Britain is becoming an ever more attractive place for overseas shoppers and holidaymakers – and a summer influx of visitors is set to take advantage of the weak pound and prepare to spend big, according to new figures.
Data collected by travel consultancy ForwardKeys shows that long-haul flight bookings to the UK from the start of this month to August are up 10% on the same period last year. Visitors from two countries in particular are driving the boom. Bookings from the US are up 19% for June to August year on year, while those from China are up 29%.
“We’ve seen sustained growth for a number of years but this year there has been really strong growth,” said Patricia Yates, director of VisitBritain.
The return of American visitors is particularly welcome – US tourist numbers declined after 9/11 in 2001 but are now finally starting to recover.
“We’ve seen the American market coming back,” Yates said. “They are high spenders so we like them. Even smaller hotels in Wales are saying they are seeing American visitors. Not only do they go to London, they travel around and explore the regions. They are great visitors to have.”
By contrast, the Chinese tend to favour shopping in London. It is reported that 70% of shoppers visiting Burberry’s flagship store in Regent Street are tourists from China. Harvey Nichols in Knightsbridge has Cantonese- and Mandarin-speaking staff. This year Chinese tourists are expected to spend more than £1bn in the UK compared with around half that four years ago.
“Chinese people are motivated by value,” Yates said. “Britain is looking cheaper. Chinese visitors tend to spend a lot so retailers are keen to see them. They love our history and culture but there has to be good shopping, too.”
The anticipated increase in tourists is a welcome relief for an industry that feared recent terror attacks might diminish the UK’s attractiveness to visitors, particularly as, after attacks in Paris and Nice, France saw a dip in tourist numbers.
“We’re not seeing cancellations,” Yates said. “There’s a confidence that people are continuing to come.”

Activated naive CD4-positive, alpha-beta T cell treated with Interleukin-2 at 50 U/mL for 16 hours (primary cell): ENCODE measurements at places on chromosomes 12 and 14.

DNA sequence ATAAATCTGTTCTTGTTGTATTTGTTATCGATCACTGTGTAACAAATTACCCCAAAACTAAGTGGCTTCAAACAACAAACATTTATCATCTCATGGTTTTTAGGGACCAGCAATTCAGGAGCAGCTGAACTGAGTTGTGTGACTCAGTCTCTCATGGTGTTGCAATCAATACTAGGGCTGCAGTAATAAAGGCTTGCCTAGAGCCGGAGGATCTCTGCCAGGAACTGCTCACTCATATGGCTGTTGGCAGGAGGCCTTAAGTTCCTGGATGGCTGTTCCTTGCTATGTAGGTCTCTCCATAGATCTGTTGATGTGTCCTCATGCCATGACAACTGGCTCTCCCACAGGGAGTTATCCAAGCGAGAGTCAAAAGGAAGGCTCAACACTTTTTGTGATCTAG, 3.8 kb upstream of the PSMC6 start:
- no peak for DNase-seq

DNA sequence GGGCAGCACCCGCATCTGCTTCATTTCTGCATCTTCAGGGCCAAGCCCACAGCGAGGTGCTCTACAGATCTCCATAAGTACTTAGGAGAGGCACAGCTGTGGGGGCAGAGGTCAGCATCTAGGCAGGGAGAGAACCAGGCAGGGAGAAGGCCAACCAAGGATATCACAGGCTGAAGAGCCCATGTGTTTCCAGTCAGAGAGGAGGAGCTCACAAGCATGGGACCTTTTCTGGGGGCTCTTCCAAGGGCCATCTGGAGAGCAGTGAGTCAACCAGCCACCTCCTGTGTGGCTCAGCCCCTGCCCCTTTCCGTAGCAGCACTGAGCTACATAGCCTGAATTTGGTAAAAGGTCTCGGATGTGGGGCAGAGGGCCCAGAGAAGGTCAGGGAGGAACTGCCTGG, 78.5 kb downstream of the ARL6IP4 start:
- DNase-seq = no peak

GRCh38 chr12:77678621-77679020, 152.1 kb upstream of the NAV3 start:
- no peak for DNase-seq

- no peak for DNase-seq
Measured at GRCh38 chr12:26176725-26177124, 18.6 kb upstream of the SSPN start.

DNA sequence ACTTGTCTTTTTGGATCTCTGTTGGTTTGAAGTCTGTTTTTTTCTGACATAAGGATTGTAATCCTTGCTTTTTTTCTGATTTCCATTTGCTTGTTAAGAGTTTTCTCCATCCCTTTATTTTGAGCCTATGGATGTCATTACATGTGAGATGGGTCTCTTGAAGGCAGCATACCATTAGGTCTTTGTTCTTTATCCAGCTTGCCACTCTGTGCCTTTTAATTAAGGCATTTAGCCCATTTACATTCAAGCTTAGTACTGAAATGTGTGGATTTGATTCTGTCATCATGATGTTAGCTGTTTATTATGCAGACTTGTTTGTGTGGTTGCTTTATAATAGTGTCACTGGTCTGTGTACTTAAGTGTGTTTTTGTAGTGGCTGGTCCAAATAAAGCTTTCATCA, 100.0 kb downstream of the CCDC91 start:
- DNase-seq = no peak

The fall in the value of the pound is thought to be the chief attraction to overseas visitors. Today a pound buys only €1.13 compared with €1.29 two years ago. Its value against the US dollar has fallen from almost $1.60 two years ago to $1.29 today. And it has also seen its value slide against the Saudi Arabian riyal and China’s renminbi.
“On average the UK is 9% cheaper for visitors this summer than last,” said David Tarsh of ForwardKeys, who suggested many tourists had booked their flights before the recent terror attacks.
A bumper summer for the UK’s hotel and shopkeepers would build on a strong spring. The latest figures available from VisitBritain show that 3.7 million visits were made to the UK in April, up 19% compared to the same month in 2016, and the highest April since records began. Foreign tourists spent a record £2bn in April, 20% up on the same month last year.
Last year was a record for foreign holidaymakers in the UK: 37.6 million visits were made, up 4% on the previous year, with overseas visitors spending £22.5bn, a rise of 2%.
It was the sixth continuous year of growth for inbound tourism. There were 7.8 million more overseas visits to the UK in 2016 than in 2010 – up 26%.
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